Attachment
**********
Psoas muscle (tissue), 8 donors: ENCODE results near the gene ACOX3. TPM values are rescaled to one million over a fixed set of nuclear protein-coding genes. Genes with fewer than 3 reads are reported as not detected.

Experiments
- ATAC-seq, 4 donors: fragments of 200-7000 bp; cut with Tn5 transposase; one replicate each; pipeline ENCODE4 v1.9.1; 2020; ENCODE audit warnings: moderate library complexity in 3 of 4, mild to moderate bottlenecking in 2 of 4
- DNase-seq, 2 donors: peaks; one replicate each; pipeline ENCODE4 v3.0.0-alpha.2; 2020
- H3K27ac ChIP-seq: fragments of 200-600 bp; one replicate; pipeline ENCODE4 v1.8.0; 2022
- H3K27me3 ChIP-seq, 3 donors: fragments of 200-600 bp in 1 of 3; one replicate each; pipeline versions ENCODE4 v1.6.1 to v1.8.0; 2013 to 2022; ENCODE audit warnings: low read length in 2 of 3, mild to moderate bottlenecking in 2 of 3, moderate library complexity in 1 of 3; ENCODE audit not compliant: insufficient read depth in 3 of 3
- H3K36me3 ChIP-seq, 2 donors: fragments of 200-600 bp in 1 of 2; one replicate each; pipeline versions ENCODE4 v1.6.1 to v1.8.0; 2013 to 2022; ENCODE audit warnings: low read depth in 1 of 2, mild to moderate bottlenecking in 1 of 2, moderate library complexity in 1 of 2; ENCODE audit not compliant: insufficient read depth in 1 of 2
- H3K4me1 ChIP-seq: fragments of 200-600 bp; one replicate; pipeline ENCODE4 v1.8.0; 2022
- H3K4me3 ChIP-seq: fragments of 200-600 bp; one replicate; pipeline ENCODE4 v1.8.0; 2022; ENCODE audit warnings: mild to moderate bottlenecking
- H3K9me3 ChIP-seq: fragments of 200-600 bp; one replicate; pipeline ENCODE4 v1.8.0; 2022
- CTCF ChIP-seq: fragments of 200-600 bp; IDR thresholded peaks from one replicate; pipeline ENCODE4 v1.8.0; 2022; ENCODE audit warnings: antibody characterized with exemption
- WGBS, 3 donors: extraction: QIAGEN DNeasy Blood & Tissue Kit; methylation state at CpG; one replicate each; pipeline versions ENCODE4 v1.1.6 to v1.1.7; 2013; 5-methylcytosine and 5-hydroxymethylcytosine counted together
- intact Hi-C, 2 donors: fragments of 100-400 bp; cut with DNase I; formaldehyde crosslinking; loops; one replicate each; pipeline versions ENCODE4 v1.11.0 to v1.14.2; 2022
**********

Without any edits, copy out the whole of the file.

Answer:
Psoas muscle (tissue), 8 donors: ENCODE results near the gene ACOX3. TPM values are rescaled to one million over a fixed set of nuclear protein-coding genes. Genes with fewer than 3 reads are reported as not detected.

Experiments
- ATAC-seq, 4 donors: fragments of 200-7000 bp; cut with Tn5 transposase; one replicate each; pipeline ENCODE4 v1.9.1; 2020; ENCODE audit warnings: moderate library complexity in 3 of 4, mild to moderate bottlenecking in 2 of 4
- DNase-seq, 2 donors: peaks; one replicate each; pipeline ENCODE4 v3.0.0-alpha.2; 2020
- H3K27ac ChIP-seq: fragments of 200-600 bp; one replicate; pipeline ENCODE4 v1.8.0; 2022
- H3K27me3 ChIP-seq, 3 donors: fragments of 200-600 bp in 1 of 3; one replicate each; pipeline versions ENCODE4 v1.6.1 to v1.8.0; 2013 to 2022; ENCODE audit warnings: low read length in 2 of 3, mild to moderate bottlenecking in 2 of 3, moderate library complexity in 1 of 3; ENCODE audit not compliant: insufficient read depth in 3 of 3
- H3K36me3 ChIP-seq, 2 donors: fragments of 200-600 bp in 1 of 2; one replicate each; pipeline versions ENCODE4 v1.6.1 to v1.8.0; 2013 to 2022; ENCODE audit warnings: low read depth in 1 of 2, mild to moderate bottlenecking in 1 of 2, moderate library complexity in 1 of 2; ENCODE audit not compliant: insufficient read depth in 1 of 2
- H3K4me1 ChIP-seq: fragments of 200-600 bp; one replicate; pipeline ENCODE4 v1.8.0; 2022
- H3K4me3 ChIP-seq: fragments of 200-600 bp; one replicate; pipeline ENCODE4 v1.8.0; 2022; ENCODE audit warnings: mild to moderate bottlenecking
- H3K9me3 ChIP-seq: fragments of 200-600 bp; one replicate; pipeline ENCODE4 v1.8.0; 2022
- CTCF ChIP-seq: fragments of 200-600 bp; IDR thresholded peaks from one replicate; pipeline ENCODE4 v1.8.0; 2022; ENCODE audit warnings: antibody characterized with exemption
- WGBS, 3 donors: extraction: QIAGEN DNeasy Blood & Tissue Kit; methylation state at CpG; one replicate each; pipeline versions ENCODE4 v1.1.6 to v1.1.7; 2013; 5-methylcytosine and 5-hydroxymethylcytosine counted together
- intact Hi-C, 2 donors: fragments of 100-400 bp; cut with DNase I; formaldehyde crosslinking; loops; one replicate each; pipeline versions ENCODE4 v1.11.0 to v1.14.2; 2022